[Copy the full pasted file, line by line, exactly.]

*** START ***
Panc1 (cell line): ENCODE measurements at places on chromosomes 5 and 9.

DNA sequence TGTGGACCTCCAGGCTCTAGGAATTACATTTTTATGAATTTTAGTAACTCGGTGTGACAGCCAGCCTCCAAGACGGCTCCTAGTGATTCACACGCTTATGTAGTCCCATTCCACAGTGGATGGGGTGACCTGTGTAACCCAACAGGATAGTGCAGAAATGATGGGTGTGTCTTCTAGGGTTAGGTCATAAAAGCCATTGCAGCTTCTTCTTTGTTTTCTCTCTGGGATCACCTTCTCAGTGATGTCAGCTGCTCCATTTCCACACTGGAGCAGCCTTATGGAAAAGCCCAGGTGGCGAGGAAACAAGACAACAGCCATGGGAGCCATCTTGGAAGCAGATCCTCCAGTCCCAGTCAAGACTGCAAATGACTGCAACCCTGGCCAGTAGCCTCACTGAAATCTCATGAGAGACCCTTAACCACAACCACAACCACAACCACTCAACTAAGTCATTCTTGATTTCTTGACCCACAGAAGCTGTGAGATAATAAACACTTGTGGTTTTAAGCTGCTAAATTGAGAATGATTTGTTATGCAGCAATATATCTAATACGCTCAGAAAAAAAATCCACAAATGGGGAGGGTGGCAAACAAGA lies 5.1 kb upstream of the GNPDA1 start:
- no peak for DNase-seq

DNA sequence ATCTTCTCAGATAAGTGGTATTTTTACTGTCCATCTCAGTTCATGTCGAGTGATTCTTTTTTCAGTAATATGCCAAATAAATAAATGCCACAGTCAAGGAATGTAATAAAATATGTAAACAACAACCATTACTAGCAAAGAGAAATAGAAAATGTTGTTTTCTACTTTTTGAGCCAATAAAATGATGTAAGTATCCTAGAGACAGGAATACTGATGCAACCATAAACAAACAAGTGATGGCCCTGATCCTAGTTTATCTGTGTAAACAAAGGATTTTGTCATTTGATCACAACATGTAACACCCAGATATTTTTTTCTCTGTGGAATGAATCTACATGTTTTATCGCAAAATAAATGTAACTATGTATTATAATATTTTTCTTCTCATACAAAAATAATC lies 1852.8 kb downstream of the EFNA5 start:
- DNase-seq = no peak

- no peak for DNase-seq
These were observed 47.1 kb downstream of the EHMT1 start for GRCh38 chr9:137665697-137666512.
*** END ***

Panc1 (cell line): ENCODE measurements at places on chromosomes 5 and 9.

DNA sequence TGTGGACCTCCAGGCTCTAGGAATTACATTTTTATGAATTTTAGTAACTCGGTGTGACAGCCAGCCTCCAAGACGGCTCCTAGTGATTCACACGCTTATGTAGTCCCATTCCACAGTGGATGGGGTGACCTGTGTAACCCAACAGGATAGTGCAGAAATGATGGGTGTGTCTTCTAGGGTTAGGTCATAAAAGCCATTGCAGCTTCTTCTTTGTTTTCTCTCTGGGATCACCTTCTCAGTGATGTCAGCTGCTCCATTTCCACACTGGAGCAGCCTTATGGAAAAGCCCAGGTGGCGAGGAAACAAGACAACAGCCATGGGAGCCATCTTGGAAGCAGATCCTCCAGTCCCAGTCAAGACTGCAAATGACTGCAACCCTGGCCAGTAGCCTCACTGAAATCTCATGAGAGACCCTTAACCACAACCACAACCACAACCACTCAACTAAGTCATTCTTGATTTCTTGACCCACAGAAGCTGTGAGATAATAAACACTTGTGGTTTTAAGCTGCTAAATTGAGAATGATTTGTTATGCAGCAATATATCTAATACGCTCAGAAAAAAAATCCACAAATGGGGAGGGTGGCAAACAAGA lies 5.1 kb upstream of the GNPDA1 start:
- no peak for DNase-seq

DNA sequence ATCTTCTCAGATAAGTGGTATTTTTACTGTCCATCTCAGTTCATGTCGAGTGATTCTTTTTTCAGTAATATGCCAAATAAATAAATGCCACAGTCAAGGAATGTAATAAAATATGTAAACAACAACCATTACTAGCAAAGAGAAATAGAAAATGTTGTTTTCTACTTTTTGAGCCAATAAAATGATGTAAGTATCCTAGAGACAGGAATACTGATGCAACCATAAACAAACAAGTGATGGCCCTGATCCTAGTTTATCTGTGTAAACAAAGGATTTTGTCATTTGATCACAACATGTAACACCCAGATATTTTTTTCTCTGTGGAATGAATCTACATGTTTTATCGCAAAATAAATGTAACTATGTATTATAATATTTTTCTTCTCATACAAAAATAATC lies 1852.8 kb downstream of the EFNA5 start:
- DNase-seq = no peak

- no peak for DNase-seq
These were observed 47.1 kb downstream of the EHMT1 start for GRCh38 chr9:137665697-137666512.